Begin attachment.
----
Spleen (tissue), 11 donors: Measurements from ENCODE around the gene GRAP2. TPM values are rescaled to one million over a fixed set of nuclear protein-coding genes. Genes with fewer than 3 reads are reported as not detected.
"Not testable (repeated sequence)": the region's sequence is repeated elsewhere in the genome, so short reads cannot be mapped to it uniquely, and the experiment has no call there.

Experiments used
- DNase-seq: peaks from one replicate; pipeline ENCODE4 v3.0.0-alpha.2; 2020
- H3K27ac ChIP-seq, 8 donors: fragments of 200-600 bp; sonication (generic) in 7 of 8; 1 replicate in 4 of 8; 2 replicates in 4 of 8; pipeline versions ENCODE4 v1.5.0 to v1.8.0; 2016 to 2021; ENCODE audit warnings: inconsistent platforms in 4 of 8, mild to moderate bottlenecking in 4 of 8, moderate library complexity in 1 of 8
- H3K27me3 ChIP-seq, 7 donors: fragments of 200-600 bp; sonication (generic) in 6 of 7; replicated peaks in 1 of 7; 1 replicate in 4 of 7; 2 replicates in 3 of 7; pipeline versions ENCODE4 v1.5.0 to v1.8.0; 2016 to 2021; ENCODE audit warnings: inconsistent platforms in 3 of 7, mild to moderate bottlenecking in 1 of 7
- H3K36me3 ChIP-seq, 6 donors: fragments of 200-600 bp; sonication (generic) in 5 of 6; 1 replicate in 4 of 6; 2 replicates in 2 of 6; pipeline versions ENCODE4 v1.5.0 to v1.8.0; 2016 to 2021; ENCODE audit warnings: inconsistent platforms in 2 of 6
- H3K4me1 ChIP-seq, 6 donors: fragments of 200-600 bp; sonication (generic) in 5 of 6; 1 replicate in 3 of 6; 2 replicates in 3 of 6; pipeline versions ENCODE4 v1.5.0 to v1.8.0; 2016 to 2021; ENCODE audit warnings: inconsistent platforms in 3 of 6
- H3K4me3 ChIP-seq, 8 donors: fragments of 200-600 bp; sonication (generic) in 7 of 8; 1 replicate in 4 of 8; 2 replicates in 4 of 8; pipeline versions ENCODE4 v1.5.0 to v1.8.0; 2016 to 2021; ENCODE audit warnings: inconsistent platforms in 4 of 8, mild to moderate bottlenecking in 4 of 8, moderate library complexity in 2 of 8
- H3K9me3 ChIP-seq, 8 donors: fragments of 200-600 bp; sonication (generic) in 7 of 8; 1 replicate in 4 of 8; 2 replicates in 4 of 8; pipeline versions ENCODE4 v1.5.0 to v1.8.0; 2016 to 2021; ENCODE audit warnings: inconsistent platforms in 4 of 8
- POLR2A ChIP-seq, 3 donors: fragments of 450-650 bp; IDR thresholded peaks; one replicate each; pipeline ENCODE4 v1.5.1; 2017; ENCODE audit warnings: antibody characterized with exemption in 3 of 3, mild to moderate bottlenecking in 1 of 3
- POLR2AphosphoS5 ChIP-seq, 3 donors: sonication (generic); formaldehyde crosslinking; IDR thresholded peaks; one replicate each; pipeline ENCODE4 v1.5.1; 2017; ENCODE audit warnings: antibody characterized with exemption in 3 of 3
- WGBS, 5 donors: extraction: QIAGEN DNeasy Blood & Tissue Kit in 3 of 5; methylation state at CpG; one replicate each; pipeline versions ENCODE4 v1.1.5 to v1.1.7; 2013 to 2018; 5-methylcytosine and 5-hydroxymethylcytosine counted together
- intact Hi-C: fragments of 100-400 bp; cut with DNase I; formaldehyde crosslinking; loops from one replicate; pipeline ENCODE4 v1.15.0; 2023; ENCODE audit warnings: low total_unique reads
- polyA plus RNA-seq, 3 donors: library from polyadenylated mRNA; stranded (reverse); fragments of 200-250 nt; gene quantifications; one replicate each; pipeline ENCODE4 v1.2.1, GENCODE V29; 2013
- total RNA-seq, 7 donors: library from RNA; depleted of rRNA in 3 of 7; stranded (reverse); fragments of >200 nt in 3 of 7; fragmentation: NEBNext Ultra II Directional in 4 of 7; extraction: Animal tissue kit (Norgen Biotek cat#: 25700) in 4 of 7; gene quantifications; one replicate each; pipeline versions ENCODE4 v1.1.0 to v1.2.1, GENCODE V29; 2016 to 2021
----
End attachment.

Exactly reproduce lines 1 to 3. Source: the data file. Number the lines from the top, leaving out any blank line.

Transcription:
Spleen (tissue), 11 donors: Measurements from ENCODE around the gene GRAP2. TPM values are rescaled to one million over a fixed set of nuclear protein-coding genes. Genes with fewer than 3 reads are reported as not detected.
"Not testable (repeated sequence)": the region's sequence is repeated elsewhere in the genome, so short reads cannot be mapped to it uniquely, and the experiment has no call there.

Experiments used